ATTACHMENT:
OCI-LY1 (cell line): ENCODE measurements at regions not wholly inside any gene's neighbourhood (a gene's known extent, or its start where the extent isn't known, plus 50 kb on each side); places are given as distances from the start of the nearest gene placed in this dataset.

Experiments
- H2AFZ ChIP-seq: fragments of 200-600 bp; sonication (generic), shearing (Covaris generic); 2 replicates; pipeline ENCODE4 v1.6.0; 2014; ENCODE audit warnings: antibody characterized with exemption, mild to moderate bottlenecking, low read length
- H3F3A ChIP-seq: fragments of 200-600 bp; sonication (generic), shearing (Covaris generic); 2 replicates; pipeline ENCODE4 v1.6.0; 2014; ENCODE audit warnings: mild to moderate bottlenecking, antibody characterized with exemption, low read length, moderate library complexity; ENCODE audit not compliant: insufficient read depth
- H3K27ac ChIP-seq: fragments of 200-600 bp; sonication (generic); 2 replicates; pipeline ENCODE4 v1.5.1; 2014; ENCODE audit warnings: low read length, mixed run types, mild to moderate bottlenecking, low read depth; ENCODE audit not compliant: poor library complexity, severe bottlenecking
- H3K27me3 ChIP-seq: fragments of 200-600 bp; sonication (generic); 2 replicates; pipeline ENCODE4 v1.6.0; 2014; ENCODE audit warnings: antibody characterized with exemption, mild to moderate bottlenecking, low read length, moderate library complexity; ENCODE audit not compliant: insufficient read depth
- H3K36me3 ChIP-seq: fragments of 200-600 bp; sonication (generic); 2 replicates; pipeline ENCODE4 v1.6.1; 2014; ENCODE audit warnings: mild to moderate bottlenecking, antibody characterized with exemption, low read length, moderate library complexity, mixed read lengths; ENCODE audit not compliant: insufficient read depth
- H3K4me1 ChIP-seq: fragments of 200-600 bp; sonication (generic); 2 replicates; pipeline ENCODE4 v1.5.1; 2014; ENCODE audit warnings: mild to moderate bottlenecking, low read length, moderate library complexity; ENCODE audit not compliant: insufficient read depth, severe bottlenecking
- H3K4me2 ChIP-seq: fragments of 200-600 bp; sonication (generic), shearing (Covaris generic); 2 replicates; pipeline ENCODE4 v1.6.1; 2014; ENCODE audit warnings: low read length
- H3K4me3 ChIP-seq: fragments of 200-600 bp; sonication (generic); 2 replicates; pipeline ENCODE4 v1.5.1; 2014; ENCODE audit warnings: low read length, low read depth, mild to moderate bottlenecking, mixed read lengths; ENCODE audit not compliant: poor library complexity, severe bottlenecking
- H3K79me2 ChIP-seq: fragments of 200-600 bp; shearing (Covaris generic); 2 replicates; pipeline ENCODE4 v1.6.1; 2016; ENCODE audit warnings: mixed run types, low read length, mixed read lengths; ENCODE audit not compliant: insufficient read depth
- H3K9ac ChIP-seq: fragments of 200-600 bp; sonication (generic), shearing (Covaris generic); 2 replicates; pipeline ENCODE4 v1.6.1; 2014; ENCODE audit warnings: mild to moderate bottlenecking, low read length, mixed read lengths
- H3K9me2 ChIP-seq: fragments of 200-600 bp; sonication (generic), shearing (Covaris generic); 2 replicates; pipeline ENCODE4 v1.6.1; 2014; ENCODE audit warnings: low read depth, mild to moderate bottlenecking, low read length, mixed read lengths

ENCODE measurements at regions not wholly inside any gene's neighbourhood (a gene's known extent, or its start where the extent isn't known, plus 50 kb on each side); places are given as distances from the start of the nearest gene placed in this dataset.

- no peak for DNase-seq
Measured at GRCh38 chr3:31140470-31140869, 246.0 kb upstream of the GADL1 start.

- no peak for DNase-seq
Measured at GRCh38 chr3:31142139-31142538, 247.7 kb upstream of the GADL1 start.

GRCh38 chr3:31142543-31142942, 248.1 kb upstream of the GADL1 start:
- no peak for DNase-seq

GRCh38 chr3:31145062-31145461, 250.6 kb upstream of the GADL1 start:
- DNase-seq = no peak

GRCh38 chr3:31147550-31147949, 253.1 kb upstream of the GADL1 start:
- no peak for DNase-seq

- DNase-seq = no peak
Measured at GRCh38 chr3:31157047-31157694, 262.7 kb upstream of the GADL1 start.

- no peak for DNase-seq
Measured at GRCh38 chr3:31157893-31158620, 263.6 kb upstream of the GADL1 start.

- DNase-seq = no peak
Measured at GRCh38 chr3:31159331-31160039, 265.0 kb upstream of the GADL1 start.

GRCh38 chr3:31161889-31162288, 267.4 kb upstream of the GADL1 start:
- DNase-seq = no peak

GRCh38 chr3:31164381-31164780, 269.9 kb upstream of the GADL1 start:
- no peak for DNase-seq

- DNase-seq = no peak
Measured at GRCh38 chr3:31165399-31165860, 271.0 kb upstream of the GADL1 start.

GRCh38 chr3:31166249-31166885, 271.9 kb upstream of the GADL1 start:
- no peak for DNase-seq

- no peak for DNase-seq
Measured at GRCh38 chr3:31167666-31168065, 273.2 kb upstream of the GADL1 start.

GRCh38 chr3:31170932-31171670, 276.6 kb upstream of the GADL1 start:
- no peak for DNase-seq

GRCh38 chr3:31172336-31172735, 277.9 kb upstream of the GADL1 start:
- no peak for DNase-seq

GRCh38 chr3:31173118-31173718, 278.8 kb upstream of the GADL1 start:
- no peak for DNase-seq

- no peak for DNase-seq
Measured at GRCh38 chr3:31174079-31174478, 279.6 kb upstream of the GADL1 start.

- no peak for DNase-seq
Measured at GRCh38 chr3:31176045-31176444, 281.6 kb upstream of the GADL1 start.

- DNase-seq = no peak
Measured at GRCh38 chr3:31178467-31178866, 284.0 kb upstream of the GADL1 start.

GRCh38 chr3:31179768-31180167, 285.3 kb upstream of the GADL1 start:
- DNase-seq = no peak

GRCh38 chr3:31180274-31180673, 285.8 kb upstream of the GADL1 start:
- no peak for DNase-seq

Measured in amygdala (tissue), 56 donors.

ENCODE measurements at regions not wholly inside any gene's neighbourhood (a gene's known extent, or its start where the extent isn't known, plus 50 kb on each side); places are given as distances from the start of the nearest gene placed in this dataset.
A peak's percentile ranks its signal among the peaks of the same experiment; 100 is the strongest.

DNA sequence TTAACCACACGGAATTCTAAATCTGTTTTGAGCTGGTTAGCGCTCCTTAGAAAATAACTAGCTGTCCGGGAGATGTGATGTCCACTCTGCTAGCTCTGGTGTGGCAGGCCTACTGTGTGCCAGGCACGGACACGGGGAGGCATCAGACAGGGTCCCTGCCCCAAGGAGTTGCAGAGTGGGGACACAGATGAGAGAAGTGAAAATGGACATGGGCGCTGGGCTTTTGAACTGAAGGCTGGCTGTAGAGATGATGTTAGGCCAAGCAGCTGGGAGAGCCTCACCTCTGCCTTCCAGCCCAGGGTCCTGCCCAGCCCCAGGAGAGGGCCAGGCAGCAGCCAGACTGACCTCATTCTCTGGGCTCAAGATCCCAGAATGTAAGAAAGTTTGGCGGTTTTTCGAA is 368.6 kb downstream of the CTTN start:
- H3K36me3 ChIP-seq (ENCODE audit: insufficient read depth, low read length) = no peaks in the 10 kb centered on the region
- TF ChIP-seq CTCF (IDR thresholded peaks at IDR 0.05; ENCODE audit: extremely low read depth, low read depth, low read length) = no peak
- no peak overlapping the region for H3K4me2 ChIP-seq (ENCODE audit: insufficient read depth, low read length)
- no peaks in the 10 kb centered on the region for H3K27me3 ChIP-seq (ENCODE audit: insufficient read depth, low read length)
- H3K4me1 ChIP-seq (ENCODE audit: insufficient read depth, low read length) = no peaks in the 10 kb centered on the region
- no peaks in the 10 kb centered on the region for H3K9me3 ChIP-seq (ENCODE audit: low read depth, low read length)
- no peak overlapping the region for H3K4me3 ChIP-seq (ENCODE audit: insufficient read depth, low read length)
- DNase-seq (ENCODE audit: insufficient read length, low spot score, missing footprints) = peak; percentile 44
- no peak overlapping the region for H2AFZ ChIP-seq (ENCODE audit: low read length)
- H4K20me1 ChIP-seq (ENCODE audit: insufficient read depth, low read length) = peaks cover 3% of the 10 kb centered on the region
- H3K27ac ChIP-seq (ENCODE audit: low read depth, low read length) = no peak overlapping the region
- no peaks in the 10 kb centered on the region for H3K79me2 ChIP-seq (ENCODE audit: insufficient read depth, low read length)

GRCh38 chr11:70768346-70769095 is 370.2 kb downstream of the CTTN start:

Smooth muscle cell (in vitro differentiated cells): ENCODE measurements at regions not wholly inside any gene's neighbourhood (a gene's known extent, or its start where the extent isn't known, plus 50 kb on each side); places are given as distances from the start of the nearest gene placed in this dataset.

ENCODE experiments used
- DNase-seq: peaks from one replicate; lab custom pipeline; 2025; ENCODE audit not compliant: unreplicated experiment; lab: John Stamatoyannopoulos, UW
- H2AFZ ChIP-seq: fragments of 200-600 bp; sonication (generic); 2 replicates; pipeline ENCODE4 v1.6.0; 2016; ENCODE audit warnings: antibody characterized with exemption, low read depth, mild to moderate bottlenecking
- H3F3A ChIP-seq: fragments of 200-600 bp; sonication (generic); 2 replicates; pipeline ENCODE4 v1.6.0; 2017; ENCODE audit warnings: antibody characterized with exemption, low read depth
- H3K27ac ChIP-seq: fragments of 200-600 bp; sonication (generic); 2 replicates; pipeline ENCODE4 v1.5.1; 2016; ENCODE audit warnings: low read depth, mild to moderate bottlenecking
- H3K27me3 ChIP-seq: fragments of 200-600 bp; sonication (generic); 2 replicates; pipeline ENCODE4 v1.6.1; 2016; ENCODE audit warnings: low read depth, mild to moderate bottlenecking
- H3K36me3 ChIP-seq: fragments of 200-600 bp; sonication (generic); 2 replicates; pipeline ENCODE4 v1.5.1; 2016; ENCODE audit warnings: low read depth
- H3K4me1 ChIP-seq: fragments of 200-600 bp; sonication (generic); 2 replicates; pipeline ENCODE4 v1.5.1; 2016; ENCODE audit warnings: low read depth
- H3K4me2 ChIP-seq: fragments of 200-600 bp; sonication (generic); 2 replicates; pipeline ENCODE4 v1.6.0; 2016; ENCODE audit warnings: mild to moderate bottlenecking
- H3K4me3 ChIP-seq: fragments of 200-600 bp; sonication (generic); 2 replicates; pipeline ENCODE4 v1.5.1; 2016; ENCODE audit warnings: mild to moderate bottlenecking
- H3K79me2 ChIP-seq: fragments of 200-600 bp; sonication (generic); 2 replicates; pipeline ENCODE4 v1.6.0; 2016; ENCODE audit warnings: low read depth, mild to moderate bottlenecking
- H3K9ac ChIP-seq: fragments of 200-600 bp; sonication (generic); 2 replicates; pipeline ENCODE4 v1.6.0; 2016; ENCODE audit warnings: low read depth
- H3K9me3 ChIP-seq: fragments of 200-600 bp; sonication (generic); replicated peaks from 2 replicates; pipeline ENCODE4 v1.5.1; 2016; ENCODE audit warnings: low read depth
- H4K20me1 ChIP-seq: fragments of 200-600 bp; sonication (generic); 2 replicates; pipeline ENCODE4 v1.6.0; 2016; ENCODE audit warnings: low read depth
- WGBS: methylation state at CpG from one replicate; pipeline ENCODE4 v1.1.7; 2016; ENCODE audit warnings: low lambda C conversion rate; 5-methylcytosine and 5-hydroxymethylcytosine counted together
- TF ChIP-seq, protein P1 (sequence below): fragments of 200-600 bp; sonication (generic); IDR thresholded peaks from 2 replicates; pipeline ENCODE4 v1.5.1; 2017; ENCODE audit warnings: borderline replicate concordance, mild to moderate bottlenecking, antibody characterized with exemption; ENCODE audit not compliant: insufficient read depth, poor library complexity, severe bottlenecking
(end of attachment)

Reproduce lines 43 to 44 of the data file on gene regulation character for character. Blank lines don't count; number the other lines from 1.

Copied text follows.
GRCh38 chr3:31172336-31172735, 277.9 kb upstream of the GADL1 start:
- no peak for DNase-seq